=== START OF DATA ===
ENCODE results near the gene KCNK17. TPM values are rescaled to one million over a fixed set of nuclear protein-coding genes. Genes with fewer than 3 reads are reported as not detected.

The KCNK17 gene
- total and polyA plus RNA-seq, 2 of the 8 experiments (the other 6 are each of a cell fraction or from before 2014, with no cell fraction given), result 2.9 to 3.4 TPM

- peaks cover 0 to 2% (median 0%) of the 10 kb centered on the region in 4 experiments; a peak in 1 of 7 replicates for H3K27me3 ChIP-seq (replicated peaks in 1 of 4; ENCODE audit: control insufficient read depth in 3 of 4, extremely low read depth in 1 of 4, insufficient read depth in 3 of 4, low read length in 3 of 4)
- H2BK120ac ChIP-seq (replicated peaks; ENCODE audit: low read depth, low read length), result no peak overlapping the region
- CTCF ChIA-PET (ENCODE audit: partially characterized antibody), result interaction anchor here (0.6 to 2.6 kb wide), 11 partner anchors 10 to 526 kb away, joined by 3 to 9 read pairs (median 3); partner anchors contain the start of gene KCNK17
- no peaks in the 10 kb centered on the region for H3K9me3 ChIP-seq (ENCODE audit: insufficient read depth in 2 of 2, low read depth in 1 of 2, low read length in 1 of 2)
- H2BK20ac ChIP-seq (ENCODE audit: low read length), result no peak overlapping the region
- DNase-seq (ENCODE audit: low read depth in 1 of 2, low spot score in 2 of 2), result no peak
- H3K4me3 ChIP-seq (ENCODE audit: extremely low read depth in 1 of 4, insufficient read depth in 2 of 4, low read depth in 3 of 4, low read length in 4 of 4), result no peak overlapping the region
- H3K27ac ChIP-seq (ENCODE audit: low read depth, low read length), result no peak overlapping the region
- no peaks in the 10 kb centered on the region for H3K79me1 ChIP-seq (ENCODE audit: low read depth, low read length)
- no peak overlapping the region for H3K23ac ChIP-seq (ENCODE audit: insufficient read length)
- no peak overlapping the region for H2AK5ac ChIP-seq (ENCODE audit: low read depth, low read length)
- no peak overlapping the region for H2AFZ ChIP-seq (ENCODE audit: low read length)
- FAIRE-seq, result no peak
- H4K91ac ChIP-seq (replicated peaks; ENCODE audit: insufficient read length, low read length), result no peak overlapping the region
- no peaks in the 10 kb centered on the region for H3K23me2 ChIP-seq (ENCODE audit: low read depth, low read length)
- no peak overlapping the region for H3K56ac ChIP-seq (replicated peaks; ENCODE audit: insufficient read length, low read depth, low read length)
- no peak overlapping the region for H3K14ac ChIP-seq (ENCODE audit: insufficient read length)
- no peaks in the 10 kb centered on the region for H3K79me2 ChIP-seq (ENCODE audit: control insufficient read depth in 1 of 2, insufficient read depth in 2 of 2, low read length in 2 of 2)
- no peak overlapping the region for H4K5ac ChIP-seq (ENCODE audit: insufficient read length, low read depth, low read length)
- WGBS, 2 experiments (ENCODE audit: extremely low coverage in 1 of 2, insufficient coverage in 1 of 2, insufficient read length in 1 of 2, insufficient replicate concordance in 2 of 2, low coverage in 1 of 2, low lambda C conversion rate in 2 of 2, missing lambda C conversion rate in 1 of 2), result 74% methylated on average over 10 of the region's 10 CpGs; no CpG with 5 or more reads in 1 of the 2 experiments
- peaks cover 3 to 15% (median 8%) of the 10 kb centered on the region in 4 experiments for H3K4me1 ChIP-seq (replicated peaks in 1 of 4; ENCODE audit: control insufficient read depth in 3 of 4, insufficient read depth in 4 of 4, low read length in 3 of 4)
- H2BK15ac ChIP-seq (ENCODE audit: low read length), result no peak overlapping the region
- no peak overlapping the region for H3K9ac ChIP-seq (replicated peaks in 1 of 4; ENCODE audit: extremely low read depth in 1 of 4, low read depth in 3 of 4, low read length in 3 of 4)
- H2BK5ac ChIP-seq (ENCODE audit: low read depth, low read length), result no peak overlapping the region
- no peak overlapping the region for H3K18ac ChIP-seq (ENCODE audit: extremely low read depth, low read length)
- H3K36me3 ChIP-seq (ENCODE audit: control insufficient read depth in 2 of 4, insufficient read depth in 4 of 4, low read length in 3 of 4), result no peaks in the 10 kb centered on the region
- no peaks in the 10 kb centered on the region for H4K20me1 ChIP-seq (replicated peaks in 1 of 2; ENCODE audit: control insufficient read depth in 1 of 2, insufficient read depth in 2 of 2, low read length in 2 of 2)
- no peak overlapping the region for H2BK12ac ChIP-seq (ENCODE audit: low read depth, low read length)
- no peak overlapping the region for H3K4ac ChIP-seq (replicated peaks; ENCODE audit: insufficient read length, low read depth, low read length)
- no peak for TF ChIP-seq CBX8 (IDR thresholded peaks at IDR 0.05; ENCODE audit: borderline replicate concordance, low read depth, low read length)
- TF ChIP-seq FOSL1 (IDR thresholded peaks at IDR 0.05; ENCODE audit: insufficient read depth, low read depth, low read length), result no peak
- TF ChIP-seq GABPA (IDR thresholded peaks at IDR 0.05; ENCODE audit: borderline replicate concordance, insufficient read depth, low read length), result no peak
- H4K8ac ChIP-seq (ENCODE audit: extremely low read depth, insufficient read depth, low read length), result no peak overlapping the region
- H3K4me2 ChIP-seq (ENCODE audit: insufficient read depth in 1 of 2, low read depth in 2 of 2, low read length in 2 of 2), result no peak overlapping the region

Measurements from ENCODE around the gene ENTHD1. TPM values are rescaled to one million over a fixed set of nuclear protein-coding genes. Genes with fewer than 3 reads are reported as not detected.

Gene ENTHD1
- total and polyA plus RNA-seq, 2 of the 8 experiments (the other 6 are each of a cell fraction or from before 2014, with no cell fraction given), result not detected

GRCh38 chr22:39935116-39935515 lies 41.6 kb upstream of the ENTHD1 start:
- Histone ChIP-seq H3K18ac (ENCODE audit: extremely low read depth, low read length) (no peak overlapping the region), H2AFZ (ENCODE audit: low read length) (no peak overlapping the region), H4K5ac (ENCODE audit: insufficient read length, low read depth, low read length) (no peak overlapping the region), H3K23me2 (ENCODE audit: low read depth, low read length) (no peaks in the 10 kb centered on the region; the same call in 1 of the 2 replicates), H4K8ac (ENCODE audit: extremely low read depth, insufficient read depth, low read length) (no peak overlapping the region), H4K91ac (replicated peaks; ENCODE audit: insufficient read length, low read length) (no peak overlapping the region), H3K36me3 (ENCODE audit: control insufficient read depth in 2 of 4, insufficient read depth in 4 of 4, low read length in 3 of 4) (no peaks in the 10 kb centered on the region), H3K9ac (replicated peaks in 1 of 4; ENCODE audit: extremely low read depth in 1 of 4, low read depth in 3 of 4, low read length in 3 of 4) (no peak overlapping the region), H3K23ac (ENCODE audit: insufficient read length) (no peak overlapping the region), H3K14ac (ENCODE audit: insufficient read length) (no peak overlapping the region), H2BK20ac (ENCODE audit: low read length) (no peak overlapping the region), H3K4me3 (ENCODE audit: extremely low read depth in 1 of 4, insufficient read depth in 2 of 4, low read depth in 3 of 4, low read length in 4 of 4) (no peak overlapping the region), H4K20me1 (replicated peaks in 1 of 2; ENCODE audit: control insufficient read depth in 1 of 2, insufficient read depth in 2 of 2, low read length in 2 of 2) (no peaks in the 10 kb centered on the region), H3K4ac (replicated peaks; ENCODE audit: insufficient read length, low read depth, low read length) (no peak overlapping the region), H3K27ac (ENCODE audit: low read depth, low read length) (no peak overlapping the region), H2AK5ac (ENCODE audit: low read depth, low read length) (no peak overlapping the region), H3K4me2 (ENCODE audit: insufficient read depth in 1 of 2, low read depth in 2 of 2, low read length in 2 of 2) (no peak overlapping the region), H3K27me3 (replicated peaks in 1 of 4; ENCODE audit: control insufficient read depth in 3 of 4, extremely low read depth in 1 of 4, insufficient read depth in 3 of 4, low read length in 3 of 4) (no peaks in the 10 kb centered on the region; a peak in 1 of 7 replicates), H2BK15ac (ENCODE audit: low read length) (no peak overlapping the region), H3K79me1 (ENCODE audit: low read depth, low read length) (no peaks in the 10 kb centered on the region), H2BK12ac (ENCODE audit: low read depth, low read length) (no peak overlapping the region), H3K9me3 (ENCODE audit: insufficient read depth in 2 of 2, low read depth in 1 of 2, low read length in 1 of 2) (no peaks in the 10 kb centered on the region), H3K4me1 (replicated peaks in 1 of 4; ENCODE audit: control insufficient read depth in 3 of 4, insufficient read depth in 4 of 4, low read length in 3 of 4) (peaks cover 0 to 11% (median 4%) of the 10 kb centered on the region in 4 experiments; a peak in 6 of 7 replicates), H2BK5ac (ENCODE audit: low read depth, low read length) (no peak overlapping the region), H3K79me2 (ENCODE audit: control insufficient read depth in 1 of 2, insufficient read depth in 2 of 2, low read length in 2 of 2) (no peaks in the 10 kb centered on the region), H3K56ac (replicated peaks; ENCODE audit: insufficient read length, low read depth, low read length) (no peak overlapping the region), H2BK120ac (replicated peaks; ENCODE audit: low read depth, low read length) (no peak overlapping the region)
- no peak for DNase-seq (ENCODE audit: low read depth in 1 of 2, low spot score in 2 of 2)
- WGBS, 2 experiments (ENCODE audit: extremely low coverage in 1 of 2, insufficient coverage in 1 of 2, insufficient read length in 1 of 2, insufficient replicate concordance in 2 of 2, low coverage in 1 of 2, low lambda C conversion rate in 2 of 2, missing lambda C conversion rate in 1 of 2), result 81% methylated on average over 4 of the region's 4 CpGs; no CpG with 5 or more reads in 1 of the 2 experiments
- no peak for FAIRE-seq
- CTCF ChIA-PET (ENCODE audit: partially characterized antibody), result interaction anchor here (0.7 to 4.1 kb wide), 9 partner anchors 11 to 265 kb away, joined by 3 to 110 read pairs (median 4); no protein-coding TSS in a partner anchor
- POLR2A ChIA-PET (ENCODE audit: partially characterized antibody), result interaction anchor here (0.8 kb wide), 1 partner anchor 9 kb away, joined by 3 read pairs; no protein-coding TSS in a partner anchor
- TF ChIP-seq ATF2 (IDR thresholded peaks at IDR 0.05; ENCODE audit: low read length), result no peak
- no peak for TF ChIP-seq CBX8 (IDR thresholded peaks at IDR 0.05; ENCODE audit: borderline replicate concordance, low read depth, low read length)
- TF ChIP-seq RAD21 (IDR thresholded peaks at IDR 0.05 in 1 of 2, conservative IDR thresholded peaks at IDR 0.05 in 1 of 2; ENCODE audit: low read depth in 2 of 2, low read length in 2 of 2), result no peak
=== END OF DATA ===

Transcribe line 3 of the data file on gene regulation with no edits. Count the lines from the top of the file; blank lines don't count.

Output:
- total and polyA plus RNA-seq, 2 of the 8 experiments (the other 6 are each of a cell fraction or from before 2014, with no cell fraction given), result 2.9 to 3.4 TPM